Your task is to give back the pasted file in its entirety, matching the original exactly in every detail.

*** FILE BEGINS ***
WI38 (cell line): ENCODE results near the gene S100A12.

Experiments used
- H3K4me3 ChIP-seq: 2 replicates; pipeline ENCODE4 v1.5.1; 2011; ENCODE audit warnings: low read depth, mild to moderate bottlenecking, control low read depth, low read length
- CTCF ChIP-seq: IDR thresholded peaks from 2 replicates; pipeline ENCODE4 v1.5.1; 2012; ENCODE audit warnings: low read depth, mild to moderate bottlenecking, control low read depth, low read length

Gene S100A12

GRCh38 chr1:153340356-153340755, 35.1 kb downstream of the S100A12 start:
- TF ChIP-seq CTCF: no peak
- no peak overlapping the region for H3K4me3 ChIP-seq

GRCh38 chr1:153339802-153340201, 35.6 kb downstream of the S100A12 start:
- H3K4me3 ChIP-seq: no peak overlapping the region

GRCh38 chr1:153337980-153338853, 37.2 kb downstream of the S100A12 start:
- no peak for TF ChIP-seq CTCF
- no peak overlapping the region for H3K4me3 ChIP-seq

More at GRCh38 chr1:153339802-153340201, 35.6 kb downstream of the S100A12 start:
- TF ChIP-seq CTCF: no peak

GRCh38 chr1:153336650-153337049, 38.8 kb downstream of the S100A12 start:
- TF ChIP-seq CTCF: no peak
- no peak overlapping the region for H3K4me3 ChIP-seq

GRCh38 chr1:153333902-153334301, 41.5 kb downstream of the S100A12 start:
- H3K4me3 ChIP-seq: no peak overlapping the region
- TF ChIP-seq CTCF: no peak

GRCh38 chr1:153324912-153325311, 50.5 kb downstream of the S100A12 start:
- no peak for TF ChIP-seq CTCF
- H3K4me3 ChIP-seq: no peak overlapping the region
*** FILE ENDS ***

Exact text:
WI38 (cell line): ENCODE results near the gene S100A12.

Experiments used
- H3K4me3 ChIP-seq: 2 replicates; pipeline ENCODE4 v1.5.1; 2011; ENCODE audit warnings: low read depth, mild to moderate bottlenecking, control low read depth, low read length
- CTCF ChIP-seq: IDR thresholded peaks from 2 replicates; pipeline ENCODE4 v1.5.1; 2012; ENCODE audit warnings: low read depth, mild to moderate bottlenecking, control low read depth, low read length

Gene S100A12

GRCh38 chr1:153340356-153340755, 35.1 kb downstream of the S100A12 start:
- TF ChIP-seq CTCF: no peak
- no peak overlapping the region for H3K4me3 ChIP-seq

GRCh38 chr1:153339802-153340201, 35.6 kb downstream of the S100A12 start:
- H3K4me3 ChIP-seq: no peak overlapping the region

GRCh38 chr1:153337980-153338853, 37.2 kb downstream of the S100A12 start:
- no peak for TF ChIP-seq CTCF
- no peak overlapping the region for H3K4me3 ChIP-seq

More at GRCh38 chr1:153339802-153340201, 35.6 kb downstream of the S100A12 start:
- TF ChIP-seq CTCF: no peak

GRCh38 chr1:153336650-153337049, 38.8 kb downstream of the S100A12 start:
- TF ChIP-seq CTCF: no peak
- no peak overlapping the region for H3K4me3 ChIP-seq

GRCh38 chr1:153333902-153334301, 41.5 kb downstream of the S100A12 start:
- H3K4me3 ChIP-seq: no peak overlapping the region
- TF ChIP-seq CTCF: no peak

GRCh38 chr1:153324912-153325311, 50.5 kb downstream of the S100A12 start:
- no peak for TF ChIP-seq CTCF
- H3K4me3 ChIP-seq: no peak overlapping the region